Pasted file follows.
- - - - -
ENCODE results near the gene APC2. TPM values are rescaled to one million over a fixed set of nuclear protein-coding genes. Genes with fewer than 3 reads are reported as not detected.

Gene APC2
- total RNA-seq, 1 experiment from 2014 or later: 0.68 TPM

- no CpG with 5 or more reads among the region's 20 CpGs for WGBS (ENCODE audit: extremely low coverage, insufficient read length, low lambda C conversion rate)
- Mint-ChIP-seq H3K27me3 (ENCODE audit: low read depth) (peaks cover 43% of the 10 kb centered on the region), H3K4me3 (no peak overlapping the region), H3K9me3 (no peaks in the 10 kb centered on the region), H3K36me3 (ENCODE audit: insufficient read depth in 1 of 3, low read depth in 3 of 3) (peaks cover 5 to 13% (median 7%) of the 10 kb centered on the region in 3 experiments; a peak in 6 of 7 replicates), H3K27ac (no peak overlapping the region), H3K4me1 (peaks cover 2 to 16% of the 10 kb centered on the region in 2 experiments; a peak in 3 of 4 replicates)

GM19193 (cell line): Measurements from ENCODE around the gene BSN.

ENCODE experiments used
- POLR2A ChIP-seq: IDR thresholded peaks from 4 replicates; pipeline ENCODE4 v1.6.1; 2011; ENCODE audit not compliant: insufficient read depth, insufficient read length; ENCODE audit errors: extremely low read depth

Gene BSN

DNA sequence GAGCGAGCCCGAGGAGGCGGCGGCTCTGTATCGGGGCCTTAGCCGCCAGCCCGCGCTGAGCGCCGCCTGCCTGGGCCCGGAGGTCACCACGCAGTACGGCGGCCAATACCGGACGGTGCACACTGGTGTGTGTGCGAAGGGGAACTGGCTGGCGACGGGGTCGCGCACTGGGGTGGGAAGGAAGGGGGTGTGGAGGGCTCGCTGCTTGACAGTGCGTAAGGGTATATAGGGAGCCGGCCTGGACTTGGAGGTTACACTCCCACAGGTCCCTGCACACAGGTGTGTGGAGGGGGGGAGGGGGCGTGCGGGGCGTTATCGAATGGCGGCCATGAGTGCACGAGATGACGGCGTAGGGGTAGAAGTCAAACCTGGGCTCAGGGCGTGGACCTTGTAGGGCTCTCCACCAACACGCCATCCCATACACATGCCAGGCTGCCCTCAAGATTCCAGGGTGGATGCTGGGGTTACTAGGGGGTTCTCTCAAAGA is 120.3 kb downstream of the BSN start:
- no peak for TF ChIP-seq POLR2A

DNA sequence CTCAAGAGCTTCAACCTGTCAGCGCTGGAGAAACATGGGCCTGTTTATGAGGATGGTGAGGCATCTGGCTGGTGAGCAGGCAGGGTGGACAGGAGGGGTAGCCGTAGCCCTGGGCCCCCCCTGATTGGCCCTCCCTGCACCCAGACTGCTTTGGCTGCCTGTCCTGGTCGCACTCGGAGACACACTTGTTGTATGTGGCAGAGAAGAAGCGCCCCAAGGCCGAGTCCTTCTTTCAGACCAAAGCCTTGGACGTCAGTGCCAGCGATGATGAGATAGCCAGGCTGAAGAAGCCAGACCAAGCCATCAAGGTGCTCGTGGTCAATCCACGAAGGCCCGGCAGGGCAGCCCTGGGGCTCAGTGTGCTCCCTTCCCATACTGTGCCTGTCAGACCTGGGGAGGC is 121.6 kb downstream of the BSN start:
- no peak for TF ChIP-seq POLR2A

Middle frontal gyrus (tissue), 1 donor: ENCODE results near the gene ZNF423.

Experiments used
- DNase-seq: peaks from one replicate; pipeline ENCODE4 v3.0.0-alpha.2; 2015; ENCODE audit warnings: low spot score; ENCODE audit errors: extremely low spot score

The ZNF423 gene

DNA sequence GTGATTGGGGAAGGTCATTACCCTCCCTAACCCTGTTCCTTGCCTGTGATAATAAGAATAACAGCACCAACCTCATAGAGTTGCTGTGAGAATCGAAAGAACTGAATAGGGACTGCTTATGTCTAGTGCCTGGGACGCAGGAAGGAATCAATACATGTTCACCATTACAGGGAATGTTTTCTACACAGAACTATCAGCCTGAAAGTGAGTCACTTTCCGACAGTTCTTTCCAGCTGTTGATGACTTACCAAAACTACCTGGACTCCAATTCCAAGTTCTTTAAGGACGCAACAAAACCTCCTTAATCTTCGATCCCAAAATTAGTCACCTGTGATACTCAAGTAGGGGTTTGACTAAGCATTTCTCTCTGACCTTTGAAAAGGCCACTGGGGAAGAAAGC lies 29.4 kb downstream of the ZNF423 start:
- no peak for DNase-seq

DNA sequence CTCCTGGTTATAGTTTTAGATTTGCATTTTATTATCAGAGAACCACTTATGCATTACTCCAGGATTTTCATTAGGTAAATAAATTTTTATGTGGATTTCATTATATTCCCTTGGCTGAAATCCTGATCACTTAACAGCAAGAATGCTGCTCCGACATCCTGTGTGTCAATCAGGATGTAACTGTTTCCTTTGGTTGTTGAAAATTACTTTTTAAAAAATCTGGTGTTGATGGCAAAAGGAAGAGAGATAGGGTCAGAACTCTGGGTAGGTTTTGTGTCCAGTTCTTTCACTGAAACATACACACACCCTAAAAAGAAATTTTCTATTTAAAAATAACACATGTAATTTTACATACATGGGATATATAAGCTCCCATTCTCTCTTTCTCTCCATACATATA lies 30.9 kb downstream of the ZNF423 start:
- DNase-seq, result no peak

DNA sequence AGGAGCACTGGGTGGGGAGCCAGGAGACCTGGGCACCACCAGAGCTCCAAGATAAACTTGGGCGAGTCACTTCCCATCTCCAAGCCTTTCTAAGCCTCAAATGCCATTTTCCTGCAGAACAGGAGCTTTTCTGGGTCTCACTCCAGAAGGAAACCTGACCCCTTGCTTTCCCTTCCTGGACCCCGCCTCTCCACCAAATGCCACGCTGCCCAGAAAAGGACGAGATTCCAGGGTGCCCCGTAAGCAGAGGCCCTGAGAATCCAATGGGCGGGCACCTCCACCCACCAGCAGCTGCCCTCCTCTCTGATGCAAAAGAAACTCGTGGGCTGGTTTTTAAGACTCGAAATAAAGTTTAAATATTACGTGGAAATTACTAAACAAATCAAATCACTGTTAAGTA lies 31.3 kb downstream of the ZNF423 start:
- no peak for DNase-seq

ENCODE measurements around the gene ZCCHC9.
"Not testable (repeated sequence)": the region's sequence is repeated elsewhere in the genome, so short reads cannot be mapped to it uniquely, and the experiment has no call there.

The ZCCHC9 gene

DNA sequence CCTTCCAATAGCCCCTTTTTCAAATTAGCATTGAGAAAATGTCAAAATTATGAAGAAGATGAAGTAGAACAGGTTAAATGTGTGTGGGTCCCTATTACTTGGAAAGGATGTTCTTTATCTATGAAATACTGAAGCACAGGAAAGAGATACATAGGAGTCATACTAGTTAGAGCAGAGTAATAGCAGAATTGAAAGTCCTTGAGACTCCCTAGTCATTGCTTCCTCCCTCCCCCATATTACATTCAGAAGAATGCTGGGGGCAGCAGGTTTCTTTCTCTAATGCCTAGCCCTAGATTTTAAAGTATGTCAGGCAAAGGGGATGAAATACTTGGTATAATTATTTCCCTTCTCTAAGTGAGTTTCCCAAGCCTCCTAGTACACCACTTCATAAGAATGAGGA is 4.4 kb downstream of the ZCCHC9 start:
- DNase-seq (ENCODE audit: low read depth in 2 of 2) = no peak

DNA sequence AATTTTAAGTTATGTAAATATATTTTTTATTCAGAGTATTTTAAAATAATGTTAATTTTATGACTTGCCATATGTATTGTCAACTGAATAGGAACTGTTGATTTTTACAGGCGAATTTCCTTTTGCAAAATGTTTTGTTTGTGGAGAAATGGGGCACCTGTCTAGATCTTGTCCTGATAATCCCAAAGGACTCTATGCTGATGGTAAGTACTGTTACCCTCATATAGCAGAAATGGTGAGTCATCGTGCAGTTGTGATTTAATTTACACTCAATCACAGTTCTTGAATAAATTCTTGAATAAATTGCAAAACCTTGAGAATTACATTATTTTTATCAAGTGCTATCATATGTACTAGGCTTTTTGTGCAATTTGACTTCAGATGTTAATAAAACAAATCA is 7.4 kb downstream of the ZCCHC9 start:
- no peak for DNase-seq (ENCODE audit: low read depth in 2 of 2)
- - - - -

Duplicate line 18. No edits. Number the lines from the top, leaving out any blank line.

DNA sequence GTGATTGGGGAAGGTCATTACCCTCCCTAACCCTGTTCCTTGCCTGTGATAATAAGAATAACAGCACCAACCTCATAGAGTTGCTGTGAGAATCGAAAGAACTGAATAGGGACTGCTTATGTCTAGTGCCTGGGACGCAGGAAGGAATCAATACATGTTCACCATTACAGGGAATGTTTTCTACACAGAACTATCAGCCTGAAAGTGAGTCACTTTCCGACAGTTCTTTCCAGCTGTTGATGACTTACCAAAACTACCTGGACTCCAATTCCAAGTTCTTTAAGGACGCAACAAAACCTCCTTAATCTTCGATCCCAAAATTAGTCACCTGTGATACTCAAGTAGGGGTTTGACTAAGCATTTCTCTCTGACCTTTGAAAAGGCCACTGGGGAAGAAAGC lies 29.4 kb downstream of the ZNF423 start: